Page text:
Messe du Roi Soleil

Author: 
David Vickers
CVS008. Messe du Roi SoleilMesse du Roi Soleil

Messe du Roi Soleil

  • Communion de la Messe pour Saint Louis
  • Messe à l'usage des Couvents
  • Venite exultemus Domino
  • Suite de troisième ton
  • Exaltabo te, Domine
  • Exaudiat te Dominus
  • Marche pour fifres et tambours

This is an imaginary confection of a Mass for the Sun King. Music within worship at the court of Louis XIV happened on different sorts of Sundays and other occasions at various chapels in numerous palaces, and ranged in scale and genre from simple to elaborate. Rather than reconstructing a single event, this is a mixture of the diverse sorts of music heard during both ‘low’ ordinary Sunday Masses and on about 10 ‘great’ feast days of the year.

Recorded in the spectacular royal chapel at Versailles inaugurated only five years before Louis XIV’s death, proceedings commence with the chapel bell tolling, and the arrival of the king in his gallery is announced by a little march for fifes and side-drums by André Danican Philidor (court woodwind player, percussionist and royal music librarian). A short piece by Jean Adam Guilain is played on the large organ painstakingly rebuilt in the 1990s after centuries of butchery. Next is Lalande’s grand motet Exaltabo te, Domine, a setting of Psalm 30 composed for the royal chapel in 1704 but reworked in 1720; this enchanting performance by the ensemble Marguerite Louise is typified by the consecutive triptych of movements incorporating weightless high voice soloists accompanied by recorders (‘Ego autem dixi in abundantia’), broodingly atmospheric low bass instruments in a slow solo for tenor (‘Avertisti faciem tuam’) and a suspension-laden penitential chorus (‘Ad te Domine clamabo’).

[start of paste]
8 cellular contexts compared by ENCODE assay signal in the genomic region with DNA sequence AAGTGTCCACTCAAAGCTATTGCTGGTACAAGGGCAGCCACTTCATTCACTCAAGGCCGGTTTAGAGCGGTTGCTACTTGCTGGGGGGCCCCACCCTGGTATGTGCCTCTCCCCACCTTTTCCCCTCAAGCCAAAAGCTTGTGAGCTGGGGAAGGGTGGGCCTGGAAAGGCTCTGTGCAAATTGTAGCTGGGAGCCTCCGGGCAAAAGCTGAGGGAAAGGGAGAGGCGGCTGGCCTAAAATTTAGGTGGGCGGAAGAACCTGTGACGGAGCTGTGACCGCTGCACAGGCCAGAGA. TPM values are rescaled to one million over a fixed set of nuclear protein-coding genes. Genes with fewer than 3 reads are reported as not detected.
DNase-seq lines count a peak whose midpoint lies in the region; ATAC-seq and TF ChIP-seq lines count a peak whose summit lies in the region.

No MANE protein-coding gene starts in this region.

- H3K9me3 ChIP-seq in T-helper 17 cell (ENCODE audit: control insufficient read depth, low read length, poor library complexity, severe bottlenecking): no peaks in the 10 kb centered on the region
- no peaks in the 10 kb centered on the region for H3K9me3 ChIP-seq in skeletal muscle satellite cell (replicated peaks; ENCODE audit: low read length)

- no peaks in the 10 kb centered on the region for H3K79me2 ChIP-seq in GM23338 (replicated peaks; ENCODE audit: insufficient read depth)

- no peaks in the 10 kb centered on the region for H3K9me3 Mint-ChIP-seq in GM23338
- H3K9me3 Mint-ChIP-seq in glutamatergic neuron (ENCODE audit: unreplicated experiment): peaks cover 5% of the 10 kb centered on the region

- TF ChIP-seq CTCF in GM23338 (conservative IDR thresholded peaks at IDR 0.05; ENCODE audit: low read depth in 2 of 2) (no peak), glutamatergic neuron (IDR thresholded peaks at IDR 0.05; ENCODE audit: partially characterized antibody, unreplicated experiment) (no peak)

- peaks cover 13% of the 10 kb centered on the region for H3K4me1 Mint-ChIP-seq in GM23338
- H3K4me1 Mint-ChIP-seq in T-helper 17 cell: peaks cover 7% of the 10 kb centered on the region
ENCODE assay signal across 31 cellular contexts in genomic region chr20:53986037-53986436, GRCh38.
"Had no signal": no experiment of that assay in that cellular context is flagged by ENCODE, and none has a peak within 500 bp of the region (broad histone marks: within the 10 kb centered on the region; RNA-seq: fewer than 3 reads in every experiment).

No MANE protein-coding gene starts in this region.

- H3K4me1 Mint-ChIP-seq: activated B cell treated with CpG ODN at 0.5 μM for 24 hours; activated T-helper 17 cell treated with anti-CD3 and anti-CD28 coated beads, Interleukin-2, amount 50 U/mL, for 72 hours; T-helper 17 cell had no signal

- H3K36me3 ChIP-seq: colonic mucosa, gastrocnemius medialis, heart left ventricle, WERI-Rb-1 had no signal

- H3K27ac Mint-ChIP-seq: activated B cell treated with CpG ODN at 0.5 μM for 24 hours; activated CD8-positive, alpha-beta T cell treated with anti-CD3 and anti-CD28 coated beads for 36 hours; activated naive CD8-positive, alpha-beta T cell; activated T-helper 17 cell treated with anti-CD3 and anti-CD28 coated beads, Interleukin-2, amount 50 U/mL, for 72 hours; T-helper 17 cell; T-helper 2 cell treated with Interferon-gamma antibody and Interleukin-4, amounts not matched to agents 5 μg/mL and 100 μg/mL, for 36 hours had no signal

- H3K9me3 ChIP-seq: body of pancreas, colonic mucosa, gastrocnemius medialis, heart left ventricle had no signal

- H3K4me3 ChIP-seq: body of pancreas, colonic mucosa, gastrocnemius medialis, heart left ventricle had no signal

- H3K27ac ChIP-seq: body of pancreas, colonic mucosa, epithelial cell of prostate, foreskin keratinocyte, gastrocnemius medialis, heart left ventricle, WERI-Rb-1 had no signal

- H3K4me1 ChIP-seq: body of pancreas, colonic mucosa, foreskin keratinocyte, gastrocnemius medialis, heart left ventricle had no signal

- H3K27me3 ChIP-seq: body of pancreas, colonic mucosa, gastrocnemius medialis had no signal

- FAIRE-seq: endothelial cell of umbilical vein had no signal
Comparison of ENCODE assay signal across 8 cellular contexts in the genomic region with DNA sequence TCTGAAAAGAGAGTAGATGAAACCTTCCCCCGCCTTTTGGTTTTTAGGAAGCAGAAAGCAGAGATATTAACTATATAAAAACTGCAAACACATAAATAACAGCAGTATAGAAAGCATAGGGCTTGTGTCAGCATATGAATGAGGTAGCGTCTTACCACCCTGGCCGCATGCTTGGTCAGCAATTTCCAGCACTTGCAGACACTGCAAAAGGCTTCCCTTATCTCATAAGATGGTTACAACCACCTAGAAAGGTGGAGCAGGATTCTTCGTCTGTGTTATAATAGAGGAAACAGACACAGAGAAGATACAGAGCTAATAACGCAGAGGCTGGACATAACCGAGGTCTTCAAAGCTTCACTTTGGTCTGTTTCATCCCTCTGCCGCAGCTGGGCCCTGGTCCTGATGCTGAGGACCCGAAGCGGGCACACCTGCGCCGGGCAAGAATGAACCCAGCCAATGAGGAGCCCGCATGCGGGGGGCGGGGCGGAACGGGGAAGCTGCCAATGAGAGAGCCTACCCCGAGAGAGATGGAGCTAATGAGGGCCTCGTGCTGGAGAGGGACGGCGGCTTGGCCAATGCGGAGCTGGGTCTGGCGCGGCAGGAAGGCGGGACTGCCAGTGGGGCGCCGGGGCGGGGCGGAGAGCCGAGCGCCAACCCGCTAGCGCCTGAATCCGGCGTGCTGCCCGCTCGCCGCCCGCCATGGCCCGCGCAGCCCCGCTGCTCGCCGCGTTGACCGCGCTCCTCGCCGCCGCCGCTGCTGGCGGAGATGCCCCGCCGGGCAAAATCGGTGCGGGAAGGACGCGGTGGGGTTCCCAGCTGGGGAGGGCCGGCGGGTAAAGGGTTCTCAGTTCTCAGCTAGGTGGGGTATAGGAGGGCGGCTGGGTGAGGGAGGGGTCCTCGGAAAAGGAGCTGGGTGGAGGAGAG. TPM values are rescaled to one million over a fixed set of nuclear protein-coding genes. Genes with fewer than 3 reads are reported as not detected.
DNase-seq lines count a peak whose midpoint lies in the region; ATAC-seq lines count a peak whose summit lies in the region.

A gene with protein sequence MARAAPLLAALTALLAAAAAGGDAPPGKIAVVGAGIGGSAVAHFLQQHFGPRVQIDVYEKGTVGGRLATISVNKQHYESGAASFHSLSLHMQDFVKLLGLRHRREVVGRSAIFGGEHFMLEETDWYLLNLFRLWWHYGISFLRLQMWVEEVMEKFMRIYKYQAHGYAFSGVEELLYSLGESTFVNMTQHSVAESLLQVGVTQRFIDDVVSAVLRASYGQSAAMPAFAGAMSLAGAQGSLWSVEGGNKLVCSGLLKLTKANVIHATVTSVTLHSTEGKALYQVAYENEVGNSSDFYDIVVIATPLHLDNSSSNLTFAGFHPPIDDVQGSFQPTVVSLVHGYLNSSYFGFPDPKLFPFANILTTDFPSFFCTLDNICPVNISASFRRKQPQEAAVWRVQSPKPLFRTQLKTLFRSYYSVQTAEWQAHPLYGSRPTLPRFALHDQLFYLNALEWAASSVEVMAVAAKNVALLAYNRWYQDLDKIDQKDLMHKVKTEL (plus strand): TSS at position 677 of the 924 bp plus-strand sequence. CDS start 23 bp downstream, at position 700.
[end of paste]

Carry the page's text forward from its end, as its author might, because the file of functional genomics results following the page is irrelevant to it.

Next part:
During the Offertory, two short pieces from Couperin’s collection of two organ Masses (published 1690) are played either side of his petit motet Venite exultemus Domino – accompanied only by continuo, some of its two soprano solo parts are sung by the entire female voices of the choir (allegedly evoking the practice of the nuns at Saint Cyr). After a plainchant antiphon for communion on the feast of St Louis, the finale is Lully’s grand motet Exaudiat te Dominus (1687), a setting of Psalm 20 performed with panache. Gaétan Jarry plays the organ solos piquantly, and directs with sensitivity for nuanced phrasing and textures.

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